Regulatory fees and levies: policy proposals for 2015/16
Comments from ACCA to the Financial Conduct Authority
ACCA is grateful for the opportunity to respond to the consultation on regulatory fees and levies for 2015/16. As a designated professional body (DPB) under Part XX of the Financial Services and Markets Act 2000, we have restricted our response to consideration of the proposals within chapter 9 of the consultation paper. Therefore, ACCA is primarily concerned with the fair allocation of costs between the DPBs, as this is most likely to result in the fair allocation of costs between regulated professionals and, in turn, between consumers. Our response is, therefore, mindful of the FCA’s objectives of consumer protection, market integrity and effective competition, as set out on page 5 of the consultation paper.
The past costs to the DPBs of the consumer credit group licences (issued by the Office of Fair Trading) are of limited relevance to this consultation, as we are concerned with the fair allocation of costs going forward. Nevertheless, where the methodology would result in DPBs being asked to contribute significantly increased (or reduced) fees to the FCA arising out of the inclusion of a limited range of credit-related activities within the FCA’s existing oversight, the proportionality of the proposals must be carefully considered.
As stated, we have focused our response on the fees to be levied on professional bodies. It is not possible to form a complete opinion on the reasonableness of the proposals without a clear understanding of the means by which the costs of the FCA are attributed to DPB activities (as opposed to directly authorised firms for example). Therefore, we have limited our response to considering the proposed allocation of fees levied and the basis of allocation - being core fees of £10,000 plus a further allocation based on the number of exempt professional firms covered by the DPBs.
On this basis, it appears that three DPBs would fall within the category of 'large', with one being classified as ‘medium’ and the remaining six being classified as ‘small’. At first sight, it appears disproportionate to charge an additional fixed fee of £1,200 to a DPB with just under 1,500 exempt firms but a fee of £6,000 to a DPB with just over 3,000 exempt firms. (A 100% increase in exempt firms might result in a 400% increase in additional fees.)
We also question the appropriateness of the methodology in the context of paragraph 9.2 of the consultation paper, which states that the ‘block fee’ is to cover the ‘costs in liaising with’ the DPB’s. The proposed methodology, in fact, appears to be founded on the benefits afforded to the members of the DPBs, ie the number of exempt professional firms falling within their authorisation.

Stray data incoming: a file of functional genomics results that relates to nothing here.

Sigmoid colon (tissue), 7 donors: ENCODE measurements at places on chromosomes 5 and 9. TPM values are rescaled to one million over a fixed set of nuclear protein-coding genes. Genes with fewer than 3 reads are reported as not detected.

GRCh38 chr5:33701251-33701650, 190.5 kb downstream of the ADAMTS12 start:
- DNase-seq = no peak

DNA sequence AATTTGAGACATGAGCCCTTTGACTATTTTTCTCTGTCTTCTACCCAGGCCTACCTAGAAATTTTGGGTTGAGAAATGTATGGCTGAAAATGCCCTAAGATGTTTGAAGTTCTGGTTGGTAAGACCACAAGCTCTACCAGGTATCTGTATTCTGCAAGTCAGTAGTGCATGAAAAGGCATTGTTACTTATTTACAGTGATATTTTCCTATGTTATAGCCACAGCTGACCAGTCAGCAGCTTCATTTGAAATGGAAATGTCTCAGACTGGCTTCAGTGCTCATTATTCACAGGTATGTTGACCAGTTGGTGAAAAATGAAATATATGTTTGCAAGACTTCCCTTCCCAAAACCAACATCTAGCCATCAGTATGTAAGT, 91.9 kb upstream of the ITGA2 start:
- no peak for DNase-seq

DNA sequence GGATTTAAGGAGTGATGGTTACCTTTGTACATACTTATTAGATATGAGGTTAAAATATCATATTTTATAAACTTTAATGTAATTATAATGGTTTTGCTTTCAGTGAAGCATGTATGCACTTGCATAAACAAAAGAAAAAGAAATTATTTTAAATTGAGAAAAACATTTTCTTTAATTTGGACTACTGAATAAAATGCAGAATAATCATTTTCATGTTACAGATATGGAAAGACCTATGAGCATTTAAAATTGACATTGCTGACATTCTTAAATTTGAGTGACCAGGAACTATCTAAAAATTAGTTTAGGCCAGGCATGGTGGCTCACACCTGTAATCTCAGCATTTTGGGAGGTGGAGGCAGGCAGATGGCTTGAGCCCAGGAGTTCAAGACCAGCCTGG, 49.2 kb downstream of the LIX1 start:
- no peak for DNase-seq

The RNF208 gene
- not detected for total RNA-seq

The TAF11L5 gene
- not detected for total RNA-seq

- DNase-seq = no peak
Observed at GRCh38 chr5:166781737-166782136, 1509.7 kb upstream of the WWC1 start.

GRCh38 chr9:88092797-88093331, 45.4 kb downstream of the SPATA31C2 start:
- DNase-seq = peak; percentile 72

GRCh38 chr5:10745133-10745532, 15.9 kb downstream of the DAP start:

Furthermore, it would appear reasonable (and in the interests of consumers) for some of the DPBs (including the accountancy bodies) to authorise all their member firms (except those that are ineligible), as this would avoid the risk that unauthorised firms would stray into the area of regulated consumer credit activities. All firms regulated by such a DPB would, therefore, be required to familiarise themselves with the requirements of Consumer Credit Act 1974 and the Consumer Credit sourcebook. In the absence of this, many firms would seek credit authorisation through their professional bodies as a protective measure only. In such cases, their authorisation would not have a significant impact on the workload of the FCA. The most relevant factor is that their DPB is overseen by the FCA, which will review that DPB's arrangements. Therefore, there will be relatively little difference between the various DPBs in terms of the demands placed upon the FCA’s resources.
The consultation paper makes clear in paragraph 9.4 that the overall costs of administering the DPB regime are not expected to increase significantly. Furthermore, paragraph 9.7 appears to suggest that the fact that some exempt professional firms will be engaged in both consumer credit work and other financial services does not add to the cost of FCA oversight. Given that there is an initial cost to the FCA of engaging with a DPB (paragraph 9.8 of the consultation paper), and given that there must be an incremental cost of engaging in respect of consumer credit activities, we would propose the following alternative model:
|Block fees for liaising with a DPB (£10,000 x 10)
|Additional fees for consumer credit (£7,000 x 7)
|Assuming the same proposed bandings for DPB categorisation:
|Small DPBs (£5,000 x 6)
|Medium DPBs (£7,000 x 1)
|Large DPBs (£9,500 x 3)
In conclusion, we question both the level of fees to be levied on the DPBs collectively, and also the wide variation in fees that would be allocated to the DPBs under the proposed methodology. We believe that an allocation of fees that is weighted too heavily towards the number of exempt professional firms covered by the DPBs would persuade DPBs to restrict the number of firms authorised, and this would not be in the public interest.
 This is demonstrated in Table 9.1 on page 47 of the consultation paper, which shows a diverse range of variances between the 2014/15 fees and the modelled fee based on authorise firms. One DPB (ACCA) would experience an increase in fees to the FCA of 94%, while another (the Law Society of England & Wales) would experience a decrease of 52%.